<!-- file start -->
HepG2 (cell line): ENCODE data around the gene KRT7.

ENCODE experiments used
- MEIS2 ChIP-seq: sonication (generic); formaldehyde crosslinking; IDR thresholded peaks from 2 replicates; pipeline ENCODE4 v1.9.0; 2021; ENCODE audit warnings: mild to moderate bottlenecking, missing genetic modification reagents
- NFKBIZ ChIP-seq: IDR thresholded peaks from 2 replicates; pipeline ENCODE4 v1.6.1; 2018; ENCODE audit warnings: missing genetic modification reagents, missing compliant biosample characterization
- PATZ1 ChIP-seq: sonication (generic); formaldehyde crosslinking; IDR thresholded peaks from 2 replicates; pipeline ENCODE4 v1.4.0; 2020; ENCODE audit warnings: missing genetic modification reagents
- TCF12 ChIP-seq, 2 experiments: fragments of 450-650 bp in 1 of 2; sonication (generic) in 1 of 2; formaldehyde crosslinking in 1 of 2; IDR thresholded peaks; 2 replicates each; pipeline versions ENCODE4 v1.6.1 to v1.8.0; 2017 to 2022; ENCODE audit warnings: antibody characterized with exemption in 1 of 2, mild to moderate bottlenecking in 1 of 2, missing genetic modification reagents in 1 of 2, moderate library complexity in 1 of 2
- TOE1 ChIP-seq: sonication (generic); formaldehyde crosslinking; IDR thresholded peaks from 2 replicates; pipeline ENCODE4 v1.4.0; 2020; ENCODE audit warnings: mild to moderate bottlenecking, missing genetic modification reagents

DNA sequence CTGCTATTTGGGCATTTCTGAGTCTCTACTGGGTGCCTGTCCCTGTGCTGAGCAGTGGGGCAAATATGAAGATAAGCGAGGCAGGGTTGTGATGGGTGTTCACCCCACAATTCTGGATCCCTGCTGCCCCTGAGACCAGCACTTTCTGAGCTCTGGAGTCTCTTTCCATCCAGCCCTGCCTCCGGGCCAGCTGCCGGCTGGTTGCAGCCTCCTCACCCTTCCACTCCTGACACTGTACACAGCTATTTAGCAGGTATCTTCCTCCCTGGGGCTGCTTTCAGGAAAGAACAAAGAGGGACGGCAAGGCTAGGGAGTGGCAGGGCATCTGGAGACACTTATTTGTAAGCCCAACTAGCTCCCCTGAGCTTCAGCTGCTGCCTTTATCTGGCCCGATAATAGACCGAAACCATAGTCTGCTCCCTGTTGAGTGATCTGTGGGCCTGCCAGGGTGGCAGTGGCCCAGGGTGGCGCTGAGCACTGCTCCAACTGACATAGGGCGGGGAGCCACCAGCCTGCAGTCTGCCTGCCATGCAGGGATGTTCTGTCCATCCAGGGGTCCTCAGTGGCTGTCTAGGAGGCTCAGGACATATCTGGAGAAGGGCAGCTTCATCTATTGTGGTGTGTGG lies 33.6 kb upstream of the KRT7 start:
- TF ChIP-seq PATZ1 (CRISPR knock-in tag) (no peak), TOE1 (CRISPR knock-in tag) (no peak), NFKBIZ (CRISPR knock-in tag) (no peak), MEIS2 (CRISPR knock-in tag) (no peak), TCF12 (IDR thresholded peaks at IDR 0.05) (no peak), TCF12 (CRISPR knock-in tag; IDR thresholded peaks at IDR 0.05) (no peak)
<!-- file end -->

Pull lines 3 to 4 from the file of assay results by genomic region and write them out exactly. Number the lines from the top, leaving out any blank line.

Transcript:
- MEIS2 ChIP-seq: sonication (generic); formaldehyde crosslinking; IDR thresholded peaks from 2 replicates; pipeline ENCODE4 v1.9.0; 2021; ENCODE audit warnings: mild to moderate bottlenecking, missing genetic modification reagents
- NFKBIZ ChIP-seq: IDR thresholded peaks from 2 replicates; pipeline ENCODE4 v1.6.1; 2018; ENCODE audit warnings: missing genetic modification reagents, missing compliant biosample characterization